KANSAS CITY, Mo. - A new Missouri law requiring more accountability from charter schools takes effect in August, but is it already too late for a school bearing the name of one of Kansas City’s most beloved athletes?
A 41 Action News investigation found that low academic scores and poorly-managed money have created an uncertain future for Derrick Thomas Academy.
Because of large staff turnover, the charter school has been working to hire teachers and administrators over the summer, but remains unsure if the upcoming school year will be its last.
“This was one of his dreams”
Thomas was one of the biggest names on the Kansas City sports scene when he died in 2000. The Chiefs defensive superstar had been paralyzed in a car wreck and developed a massive blood clot.
Prior to his death, Thomas was already known for his work with the Third and Long Foundation , which he founded in 1990.
Two years later, Thomas’ legacy also continued in the classroom.
When the Derrick Thomas Academy (DTA) opened a decade ago at 201 E. Armour Blvd, there were former and current Chiefs in attendance, and big hopes about what the building could do for students in Kansas City.
“This is something he always wanted,” said Thomas’ mother, Edith Morgan, during a 2002 interview with 41 Action News. “This was one of his dreams and now that his dream is really coming true, I am so excited about it.”
Letter issues bleak warning
But the school built in number 58’s honor is on shaky ground, an uncertain future all captured in a letter obtained by 41 Action News.
In early April, Jerry Cooper sent a strongly-worded warning to administrators and board leaders at DTA. Cooper is the director of the UMKC Charter School Center, which sponsors DTA.
Every charter school needs a sponsor to operate. Cooper says UMKC’s role is to hold schools academically and financially accountable, along with providing resources and consultation.
The letter delivered a harsh wakeup call to DTA. It said the school was meeting the criteria for being “financially stressed” by operating with a deficit of more than $600,000.
Cooper listed several violations of Missouri charter school laws, including breaking a contract with the DTA’s management company ( EdisonLearning ) without sponsor approval.
“That was a big issue,” Cooper told 41 Action News. “It has a big financial impact. It’s going to cost a monthly payment for the next four years.”
The letter also said the school was on academic probation for low state assessment results and was out of compliance with several federal and state special education requirements.
Cooper issued a final warning to DTA leaders, who had not provided requested documentation to UMKC, despite repeated inquiries.
“Failure to provide the required budget and educational plan will result in the non-renewal of the charter for Derrick Thomas Academy,” the letter said.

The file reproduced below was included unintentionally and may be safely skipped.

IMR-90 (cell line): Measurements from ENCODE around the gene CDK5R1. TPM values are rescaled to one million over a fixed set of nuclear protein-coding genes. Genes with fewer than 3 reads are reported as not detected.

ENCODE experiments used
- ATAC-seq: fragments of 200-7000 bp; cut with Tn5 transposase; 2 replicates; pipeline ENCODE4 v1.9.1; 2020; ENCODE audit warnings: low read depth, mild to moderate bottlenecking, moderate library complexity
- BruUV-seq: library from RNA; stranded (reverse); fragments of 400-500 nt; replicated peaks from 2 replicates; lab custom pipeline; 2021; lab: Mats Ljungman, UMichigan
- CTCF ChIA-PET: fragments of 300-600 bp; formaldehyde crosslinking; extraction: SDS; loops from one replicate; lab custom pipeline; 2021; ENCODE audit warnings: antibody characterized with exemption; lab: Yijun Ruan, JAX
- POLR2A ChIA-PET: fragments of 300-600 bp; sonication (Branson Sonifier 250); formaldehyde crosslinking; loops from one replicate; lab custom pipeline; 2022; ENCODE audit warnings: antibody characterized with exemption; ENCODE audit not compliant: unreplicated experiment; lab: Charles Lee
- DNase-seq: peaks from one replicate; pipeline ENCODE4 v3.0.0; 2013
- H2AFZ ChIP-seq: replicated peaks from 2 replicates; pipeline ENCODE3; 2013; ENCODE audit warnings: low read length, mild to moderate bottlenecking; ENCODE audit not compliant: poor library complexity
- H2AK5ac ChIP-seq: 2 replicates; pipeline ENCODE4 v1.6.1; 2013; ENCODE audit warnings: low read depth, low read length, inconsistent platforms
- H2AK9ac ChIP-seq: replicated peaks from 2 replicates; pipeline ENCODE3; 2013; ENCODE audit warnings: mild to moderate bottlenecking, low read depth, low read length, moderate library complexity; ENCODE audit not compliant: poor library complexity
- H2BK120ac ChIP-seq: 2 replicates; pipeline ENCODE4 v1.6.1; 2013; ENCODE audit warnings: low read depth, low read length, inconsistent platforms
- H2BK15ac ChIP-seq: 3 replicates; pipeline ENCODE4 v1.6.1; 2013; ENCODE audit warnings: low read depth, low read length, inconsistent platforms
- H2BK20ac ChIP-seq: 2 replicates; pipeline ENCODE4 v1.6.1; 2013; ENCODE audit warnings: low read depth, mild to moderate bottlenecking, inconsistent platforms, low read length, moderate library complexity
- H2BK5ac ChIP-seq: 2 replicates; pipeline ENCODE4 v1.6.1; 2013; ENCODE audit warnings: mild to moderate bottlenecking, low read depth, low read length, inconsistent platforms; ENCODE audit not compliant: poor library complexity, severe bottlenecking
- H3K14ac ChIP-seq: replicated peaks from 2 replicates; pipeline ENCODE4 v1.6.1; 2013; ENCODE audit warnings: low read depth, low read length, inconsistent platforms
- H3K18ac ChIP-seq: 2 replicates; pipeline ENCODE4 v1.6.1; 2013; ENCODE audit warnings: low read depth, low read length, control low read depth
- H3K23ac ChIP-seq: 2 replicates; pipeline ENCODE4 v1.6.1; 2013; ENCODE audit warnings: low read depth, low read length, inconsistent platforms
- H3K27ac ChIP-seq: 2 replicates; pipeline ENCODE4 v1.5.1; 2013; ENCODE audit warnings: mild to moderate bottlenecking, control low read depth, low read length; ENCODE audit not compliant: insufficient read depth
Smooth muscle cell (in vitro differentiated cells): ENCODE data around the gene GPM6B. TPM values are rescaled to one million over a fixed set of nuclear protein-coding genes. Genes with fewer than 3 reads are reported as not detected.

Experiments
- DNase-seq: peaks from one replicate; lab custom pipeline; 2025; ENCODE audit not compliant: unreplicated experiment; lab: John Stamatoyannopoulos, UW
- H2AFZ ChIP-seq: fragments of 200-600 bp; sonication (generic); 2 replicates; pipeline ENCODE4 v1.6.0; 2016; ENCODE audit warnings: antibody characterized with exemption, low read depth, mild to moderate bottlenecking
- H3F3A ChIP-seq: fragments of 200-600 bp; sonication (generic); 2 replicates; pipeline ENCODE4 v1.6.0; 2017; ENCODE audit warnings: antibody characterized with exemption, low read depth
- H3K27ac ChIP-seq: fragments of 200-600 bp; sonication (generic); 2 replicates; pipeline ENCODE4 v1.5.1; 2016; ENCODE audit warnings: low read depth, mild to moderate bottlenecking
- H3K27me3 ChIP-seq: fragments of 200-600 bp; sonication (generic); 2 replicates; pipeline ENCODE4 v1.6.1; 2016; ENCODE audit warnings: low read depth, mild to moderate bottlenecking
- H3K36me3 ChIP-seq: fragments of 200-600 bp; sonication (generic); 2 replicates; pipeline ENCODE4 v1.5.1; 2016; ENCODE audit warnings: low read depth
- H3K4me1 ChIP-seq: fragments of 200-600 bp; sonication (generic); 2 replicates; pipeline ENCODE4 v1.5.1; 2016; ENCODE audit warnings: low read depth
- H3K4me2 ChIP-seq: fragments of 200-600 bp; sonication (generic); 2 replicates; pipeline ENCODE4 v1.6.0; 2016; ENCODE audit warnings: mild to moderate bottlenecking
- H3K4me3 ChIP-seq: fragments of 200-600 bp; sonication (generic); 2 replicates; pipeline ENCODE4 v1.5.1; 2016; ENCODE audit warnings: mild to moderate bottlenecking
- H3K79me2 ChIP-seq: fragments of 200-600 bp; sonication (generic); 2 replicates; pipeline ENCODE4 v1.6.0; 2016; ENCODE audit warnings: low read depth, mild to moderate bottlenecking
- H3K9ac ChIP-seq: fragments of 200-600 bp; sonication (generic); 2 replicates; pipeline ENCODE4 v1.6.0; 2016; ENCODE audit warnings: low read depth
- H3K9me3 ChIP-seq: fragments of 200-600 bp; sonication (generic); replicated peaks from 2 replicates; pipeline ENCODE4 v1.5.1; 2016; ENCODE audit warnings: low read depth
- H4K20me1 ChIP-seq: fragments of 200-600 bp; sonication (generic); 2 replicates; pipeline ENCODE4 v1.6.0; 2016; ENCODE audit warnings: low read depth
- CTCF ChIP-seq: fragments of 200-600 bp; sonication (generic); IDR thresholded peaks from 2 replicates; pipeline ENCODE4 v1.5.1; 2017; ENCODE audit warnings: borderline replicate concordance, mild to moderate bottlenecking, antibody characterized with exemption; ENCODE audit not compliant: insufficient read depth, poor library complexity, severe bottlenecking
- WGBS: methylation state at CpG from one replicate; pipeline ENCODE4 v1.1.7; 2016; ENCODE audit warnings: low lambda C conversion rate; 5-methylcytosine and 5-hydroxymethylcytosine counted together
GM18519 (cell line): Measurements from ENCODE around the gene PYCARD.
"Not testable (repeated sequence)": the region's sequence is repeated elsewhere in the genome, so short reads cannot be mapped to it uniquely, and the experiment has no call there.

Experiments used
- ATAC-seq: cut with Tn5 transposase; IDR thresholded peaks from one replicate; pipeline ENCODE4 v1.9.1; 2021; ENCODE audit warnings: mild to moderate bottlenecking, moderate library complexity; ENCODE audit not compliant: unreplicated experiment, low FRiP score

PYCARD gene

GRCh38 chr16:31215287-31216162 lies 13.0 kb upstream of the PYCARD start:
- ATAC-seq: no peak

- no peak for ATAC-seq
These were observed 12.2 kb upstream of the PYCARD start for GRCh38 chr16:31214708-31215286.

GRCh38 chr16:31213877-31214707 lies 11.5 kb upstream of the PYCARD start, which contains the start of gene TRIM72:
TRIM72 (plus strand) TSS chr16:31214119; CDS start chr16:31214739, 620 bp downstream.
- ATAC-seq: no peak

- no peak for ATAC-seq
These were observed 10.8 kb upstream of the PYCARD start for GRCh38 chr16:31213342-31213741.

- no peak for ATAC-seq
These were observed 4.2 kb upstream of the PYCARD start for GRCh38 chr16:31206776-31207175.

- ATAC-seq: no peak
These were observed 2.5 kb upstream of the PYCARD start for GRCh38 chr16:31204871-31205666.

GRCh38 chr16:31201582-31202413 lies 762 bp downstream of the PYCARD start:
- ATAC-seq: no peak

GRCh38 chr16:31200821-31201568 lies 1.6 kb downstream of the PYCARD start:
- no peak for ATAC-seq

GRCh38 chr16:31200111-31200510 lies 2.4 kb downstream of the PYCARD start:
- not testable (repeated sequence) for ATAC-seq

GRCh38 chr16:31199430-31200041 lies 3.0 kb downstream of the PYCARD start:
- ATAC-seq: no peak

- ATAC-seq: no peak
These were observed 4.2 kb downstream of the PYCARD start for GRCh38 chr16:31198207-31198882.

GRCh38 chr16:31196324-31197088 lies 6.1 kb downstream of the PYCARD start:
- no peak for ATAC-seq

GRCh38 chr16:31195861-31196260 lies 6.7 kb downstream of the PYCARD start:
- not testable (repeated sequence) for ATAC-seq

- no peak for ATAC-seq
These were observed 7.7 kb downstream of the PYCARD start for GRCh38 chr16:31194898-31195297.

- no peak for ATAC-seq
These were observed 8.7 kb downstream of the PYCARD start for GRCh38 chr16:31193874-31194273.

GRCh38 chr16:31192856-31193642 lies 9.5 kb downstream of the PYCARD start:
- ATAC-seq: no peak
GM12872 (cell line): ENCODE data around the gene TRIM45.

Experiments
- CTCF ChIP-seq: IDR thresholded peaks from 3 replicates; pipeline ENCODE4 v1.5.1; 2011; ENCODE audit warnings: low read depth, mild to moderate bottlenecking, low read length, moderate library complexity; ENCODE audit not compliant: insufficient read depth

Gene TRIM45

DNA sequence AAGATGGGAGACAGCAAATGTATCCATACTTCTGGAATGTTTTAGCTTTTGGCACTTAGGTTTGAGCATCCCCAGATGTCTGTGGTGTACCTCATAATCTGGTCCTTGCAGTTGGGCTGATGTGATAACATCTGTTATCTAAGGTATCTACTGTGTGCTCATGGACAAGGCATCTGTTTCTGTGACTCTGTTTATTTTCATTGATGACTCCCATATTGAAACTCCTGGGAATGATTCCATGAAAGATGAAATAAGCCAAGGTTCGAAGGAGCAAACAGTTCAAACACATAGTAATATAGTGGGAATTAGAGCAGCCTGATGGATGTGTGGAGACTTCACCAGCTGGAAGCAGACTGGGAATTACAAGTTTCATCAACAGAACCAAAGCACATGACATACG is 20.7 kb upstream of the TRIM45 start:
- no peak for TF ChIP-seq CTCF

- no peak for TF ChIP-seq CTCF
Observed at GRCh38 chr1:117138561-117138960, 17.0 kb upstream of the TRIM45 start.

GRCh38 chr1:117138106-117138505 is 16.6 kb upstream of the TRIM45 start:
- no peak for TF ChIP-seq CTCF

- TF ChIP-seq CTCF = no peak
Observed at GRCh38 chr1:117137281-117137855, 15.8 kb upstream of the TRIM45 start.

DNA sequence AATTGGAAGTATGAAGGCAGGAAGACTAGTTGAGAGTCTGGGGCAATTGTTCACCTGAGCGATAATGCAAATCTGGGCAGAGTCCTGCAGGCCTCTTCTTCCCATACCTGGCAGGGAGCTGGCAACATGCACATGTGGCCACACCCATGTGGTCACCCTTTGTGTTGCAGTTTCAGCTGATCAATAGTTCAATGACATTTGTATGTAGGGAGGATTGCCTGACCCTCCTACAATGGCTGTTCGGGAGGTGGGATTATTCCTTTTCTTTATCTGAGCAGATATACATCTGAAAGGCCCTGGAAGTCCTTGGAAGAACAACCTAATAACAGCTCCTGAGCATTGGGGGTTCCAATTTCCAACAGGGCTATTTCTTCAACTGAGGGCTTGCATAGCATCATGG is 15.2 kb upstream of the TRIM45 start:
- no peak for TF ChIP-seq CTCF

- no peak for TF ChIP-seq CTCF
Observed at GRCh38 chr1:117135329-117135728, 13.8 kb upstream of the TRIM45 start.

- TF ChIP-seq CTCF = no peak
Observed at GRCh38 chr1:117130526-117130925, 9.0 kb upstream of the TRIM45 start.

That scenario meant DTA would close at the end of the upcoming school year (June, 2013).
“We really wanted to get their attention and we felt like we only had so much time to correct this,” Cooper said.
Exodus of staff members
But the letter from UMKC did not just get the attention of school administrators. Copies of the letter also circulated through the building to teachers and other staff members.
People panicked. A number of them decided to leave the school in pursuit of other jobs.
According to Cooper, up to 45 employees left the school, including the elementary and secondary principals.
Board president Betty Brown disputes that number, saying it is closer to 20 employees. Regardless, she agrees school leaders could have been more transparent in addressing the UMKC letter instead of allowing rumors to run rampant.
“There is enough blame to go around for everybody,” Brown said.
Brown, who has been a board member since the school opened, recently took on the role of board president. She has been in frequent communication with UMKC officials, hoping to lead a fourth-quarter rally for DTA.
What happened to the money?
Last August, DTA leaders sent a letter to parents in response to a legal decision. The court battle involved a funding dispute between Kansas City Public Schools and charter schools in Kansas City.
Charter schools had argued they were entitled to the same taxpayer money provided to KCPS from a desegregation bond. However, a judge ruled that charters schools had to pay back desegregation money it received from April 2005 to June 2006.
In the case of DTA, that amount was about $800,000.
The letter to parents said, “DTA was smart and did not spend one penny of the $800,000 we received. We wanted to hold on to that money until all the legal disputes were resolved. If we had to write a check for that amount, we could do so today.”
At the time, Brown said that was a true statement. However, a short time later, DTA started dipping into those funds for expenses.
“We spent the money paying bills,” she said.
Some of those bills had piled up from